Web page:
In Chapter 77 of ‘Tao Te Ching,’ Lao Tzu anticipates our current situation and gives practitioners of internal arts a prescription:
Those who try to control,
who use force to protect their power,
go against the direction of the Tao.
They take from those who don’t have enough
and give to those who have far too much.
The Master can keep giving
because there is no end to her wealth.
She acts without expectation,
succeeds without taking credit,
and doesn’t think that she is better
than anyone else.
(trans. S. Mitchel)
“Give” without bound . . . “act without expectation” . . . “succeed without taking credit.” Though my reading maybe biased, it seems that through “selfless” social action we achieve an awareness of the Tao, and become an agent of it. Though we often romanticize Taoists as wandering ascetics, monks cloistered in monasteries like Wu Dang, or court alchemists, truth is there is enough in the Tao Te Ching, and the other classics, to support the idea of Taoist Social Action.
To see if there was support for this concept, I asked teachers who have written for IMOS in the past for their views on internal arts and social action. Here are their responses:
John Leporati | New York, USA
Those who seek social justice, as the Wall St. Occupiers in my native New York, embrace the Tao. They are like water dwelling close to the ground as they come from ordinary backgrounds and lives. In governing themselves, they don’t try to control things, letting points of view emerge and evolve organically. They know that those who chase after money clench their hearts eternally. They wait at the center until the correct action arises of itself. Most importantly, when confronted with forces that are stiff and inflexible, they remain flexible and supple. In this way, they follow the Tao–and their victory is assured.
Dan Kleimn | Massachusetts, USA
While I’m not sure whether there are specific moral tenets dictated by Taiji or Qigong, I’ve always felt that one of the big benefits of an internal arts practice is that it makes your inner world feel more stable and comfortable. With a strong inward foundation, you are more able to move out into the world and engage, confront, and respond thoughtfully to everyone and everything you meet.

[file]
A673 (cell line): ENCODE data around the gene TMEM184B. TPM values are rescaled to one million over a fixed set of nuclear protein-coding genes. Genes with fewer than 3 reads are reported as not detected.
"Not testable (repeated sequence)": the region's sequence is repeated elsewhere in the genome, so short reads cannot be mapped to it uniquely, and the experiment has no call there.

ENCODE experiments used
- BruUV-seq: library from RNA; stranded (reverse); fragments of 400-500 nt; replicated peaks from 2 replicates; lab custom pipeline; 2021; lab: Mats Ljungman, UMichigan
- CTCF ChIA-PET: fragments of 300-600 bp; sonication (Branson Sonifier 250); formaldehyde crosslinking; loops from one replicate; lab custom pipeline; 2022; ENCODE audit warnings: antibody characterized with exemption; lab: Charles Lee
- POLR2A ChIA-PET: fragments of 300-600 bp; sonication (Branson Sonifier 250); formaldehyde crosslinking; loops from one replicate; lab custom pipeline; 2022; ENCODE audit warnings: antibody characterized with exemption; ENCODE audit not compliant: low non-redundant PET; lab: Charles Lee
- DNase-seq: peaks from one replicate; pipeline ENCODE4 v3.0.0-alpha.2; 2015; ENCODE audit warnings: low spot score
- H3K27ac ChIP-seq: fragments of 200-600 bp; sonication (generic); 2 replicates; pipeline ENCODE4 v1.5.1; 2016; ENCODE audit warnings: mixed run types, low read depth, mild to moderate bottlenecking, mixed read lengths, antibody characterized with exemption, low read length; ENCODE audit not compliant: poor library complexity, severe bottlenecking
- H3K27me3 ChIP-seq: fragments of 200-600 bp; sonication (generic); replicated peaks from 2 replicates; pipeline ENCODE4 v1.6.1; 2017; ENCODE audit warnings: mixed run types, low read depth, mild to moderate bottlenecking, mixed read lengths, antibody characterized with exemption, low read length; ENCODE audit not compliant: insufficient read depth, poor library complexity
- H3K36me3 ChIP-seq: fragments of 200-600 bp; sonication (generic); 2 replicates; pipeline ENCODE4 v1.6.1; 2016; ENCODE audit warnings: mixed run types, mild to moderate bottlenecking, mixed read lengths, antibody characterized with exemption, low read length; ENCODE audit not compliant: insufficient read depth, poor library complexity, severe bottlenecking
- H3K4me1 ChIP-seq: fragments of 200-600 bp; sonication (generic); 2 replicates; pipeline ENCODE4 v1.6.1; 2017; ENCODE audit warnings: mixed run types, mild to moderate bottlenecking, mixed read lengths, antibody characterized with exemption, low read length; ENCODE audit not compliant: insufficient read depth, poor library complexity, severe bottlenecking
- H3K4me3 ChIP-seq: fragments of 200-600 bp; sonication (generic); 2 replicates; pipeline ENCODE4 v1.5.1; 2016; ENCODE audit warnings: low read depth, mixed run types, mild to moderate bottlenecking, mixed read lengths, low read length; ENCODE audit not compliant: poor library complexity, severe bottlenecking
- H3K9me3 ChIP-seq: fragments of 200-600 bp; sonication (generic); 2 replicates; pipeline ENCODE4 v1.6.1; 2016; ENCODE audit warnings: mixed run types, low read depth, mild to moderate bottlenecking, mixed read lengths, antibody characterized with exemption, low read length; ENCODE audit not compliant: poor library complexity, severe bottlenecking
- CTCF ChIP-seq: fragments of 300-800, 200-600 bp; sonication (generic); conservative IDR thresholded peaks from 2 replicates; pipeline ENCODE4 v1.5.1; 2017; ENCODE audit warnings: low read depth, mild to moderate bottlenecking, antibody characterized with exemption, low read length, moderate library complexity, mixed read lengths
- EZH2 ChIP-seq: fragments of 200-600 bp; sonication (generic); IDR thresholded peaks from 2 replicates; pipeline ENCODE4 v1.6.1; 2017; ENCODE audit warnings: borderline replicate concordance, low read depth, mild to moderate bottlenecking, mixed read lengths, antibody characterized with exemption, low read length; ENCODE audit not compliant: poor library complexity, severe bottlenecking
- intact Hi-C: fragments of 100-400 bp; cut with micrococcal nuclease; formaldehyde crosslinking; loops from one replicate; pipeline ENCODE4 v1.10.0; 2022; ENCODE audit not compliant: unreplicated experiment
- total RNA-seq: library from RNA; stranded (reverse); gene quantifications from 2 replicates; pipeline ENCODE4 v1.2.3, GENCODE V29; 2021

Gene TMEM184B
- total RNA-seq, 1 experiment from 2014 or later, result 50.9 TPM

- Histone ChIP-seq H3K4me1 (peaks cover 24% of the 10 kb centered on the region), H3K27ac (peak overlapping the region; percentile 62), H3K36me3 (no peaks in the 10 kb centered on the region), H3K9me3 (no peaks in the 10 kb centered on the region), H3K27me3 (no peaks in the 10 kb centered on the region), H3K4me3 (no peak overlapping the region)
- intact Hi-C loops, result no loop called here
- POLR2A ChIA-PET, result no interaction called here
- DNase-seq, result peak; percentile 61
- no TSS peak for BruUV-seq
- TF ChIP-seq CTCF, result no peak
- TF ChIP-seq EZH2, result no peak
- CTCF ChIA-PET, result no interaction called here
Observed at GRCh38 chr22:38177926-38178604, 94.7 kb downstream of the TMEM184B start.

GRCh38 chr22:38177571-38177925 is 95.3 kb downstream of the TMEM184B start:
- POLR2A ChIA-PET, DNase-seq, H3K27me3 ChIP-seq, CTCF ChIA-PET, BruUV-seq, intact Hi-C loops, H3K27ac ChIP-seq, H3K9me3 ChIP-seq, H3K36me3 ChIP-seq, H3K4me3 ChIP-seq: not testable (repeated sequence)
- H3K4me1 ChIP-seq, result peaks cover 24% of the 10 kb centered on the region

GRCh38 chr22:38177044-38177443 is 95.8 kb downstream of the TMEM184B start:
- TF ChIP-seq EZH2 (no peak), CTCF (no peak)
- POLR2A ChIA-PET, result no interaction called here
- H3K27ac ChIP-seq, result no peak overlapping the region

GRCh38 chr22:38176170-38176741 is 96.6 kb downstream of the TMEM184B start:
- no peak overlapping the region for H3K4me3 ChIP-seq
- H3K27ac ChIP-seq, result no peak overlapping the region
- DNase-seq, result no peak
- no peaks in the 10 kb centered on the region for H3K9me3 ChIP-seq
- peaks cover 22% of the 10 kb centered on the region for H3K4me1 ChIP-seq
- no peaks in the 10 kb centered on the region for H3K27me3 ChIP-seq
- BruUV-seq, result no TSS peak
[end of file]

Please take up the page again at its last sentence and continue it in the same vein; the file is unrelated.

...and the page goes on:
Paul Read | Madrid, Spain
As twenty-first century warriors whom are we training to fight:
Black-veiled Ninjas on Pagoda rooftops?
Samurai swordsmen at the supermarket?
Gun-wielding henchmen in darkened alleyways?
Put down the comic books.
Come out onto street.
Bring your skill and strength
to defeat contemporary enemies of common man:
The corrupt and timid democracies, incestuously linked
to all those institutions that defend the boundaries
of an unjust and immoral economic path.
Brian Milani | Toronto, Canada
The last 5000 years of human evolution have been an era of material accumulation based in various forms of domination: of nature (and parts of ourselves most connected to nature), of women, and of classes, nations and races. Today, this kind of accumulation has reached its limits—threatening our survival—even as emerging productive forces rooted in human creativity, and community & ecological regeneration, are crying out for expression. Many of today’s martial arts are implicated in the fabric of domination that now threatens the planet. But some others, grounded in deeper principles of harmony and awareness, can teach us much about how to deal with conflict on many levels—in ways far more beneficial and effective than simply doing damage to others. Happily, social change strategy today can also be more focused on positive alternatives than on oppositional activity, because most of the cutting-edge alternatives are so decentralized. Opposition to exploitation and domination is much more effective when we can point to, and initiate, more regenerative arrangements—from food, to energy, to financial systems. Green energy analyst Amory Lovins, e.g., often advocates an “aikido strategy” of social change, based on subtle redirection of the system’s momentum. Disciplines of human potential development, including the internal martial arts, can be invaluable tools in helping create both the mindsets and models for a harmonious new world.
Ronnie Robinson | Glasgow, Scotland